Back from adventures away, I am heading down soon to see if the other two hives now need more room.  And I will peek into the package hive, to see what they have done with the new box as well.


I am hoping it is heavy.  And that I need my stool.

Friday, July 11, 2014

color and landscape, texture and voice

"Can you teach me to read numbers?" I asked.
"I don't think it's something you can learn.  Nobody taught me.  I've just always seen numbers differently than most people.  Fisher says it's a gift.  He says when he sees the numbers that start with 3.14, it's just a bunch of figures that don't mean anything more than numbers.  That made me sad for him.  For me, they are blue and purple and sand and ocean and rough and smooth and loud and whispering, all at the same time."  He paused for a breath.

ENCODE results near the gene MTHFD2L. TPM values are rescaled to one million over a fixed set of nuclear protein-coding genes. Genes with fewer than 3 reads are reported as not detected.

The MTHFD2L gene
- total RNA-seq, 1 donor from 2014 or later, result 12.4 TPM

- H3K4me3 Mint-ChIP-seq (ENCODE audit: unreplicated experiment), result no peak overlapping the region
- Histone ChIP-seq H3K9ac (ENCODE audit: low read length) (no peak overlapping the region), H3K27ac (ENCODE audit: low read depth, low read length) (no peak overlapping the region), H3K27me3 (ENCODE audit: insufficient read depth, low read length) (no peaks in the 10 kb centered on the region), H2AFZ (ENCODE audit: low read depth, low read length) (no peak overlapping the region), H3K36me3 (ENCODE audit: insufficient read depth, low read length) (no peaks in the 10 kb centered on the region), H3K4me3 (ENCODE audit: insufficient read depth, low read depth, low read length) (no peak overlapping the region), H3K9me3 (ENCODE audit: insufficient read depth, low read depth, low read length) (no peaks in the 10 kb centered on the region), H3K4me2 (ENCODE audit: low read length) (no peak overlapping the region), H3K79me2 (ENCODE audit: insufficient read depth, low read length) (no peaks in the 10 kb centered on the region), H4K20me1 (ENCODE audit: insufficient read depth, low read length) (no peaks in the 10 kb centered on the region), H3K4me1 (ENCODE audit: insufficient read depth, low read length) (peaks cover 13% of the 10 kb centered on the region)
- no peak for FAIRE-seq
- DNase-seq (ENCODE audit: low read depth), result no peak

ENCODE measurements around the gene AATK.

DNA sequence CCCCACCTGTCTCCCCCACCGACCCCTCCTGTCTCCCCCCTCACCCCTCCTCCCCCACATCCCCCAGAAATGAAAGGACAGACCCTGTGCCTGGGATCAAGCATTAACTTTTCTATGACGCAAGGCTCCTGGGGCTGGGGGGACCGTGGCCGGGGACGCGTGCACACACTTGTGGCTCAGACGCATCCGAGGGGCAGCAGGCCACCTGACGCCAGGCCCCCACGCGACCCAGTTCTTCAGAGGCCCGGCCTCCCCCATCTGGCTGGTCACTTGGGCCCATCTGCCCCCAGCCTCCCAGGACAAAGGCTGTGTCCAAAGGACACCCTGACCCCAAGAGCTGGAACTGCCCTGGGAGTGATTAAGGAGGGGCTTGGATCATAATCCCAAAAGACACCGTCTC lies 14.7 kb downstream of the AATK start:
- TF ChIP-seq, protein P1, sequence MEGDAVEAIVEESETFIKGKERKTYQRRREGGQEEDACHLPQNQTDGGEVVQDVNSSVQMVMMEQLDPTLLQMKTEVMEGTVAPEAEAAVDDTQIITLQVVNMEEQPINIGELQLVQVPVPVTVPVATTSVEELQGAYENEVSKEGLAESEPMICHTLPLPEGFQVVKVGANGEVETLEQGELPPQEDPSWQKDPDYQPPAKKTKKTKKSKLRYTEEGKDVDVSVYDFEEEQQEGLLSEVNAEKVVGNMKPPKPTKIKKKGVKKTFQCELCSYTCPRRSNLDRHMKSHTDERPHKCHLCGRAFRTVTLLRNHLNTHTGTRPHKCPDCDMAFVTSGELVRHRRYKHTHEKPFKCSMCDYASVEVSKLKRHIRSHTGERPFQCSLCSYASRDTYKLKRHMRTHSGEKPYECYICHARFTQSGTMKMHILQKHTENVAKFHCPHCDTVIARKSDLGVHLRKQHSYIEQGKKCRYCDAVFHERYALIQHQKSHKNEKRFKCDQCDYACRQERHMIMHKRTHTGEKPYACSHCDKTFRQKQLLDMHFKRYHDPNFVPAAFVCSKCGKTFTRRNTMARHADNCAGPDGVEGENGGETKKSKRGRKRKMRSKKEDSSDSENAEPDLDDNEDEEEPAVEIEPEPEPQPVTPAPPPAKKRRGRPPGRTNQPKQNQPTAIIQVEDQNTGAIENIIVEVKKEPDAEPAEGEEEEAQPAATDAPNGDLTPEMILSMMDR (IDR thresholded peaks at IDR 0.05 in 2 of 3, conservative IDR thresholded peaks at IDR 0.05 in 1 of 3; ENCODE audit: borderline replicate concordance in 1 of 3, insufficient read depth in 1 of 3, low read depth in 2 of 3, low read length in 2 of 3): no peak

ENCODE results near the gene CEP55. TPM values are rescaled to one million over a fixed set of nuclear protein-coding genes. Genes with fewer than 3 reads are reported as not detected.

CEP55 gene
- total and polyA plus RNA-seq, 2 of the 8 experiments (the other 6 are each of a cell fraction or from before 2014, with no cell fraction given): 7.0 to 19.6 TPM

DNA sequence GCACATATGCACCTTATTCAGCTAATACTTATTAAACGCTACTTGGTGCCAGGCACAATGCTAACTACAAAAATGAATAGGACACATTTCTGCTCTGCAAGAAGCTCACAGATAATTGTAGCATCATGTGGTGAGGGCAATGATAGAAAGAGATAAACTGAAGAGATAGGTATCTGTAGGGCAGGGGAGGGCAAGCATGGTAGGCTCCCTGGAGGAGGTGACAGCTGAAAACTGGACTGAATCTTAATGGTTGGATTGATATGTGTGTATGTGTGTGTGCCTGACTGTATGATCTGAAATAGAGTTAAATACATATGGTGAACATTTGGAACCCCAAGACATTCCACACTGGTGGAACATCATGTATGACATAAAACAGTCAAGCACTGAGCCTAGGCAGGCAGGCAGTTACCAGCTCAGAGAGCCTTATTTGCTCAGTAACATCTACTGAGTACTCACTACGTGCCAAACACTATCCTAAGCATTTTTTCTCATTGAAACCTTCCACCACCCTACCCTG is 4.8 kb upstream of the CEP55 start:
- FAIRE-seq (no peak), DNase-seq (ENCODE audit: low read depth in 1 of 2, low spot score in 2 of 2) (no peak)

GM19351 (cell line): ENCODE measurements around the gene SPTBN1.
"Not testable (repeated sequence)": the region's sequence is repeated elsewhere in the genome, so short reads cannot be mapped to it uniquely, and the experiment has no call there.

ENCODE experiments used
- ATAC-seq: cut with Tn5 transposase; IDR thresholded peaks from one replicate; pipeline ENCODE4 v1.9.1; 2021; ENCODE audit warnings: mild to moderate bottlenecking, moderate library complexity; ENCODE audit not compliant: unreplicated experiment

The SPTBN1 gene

I wished I could see what he saw -- color and landscape, texture and voice.
Navigating Early, by Clare Vanderpool 

This week we headed off for a camping adventure in the White Mountains of New Hampshire.  A bit of a drive to get there, and then some car riding while in the area, we had our audiobook ready.  Navigating Early, by Clare Vanderpool.


There are three things that I love about this book.

1.  The window it provides into another character's quirky mind.  We seem to be accruing a cast of these quirky characters.  I would love to get them all in a room together: Flora and Auggie and Early and Caitlin and Oscar and Hazel.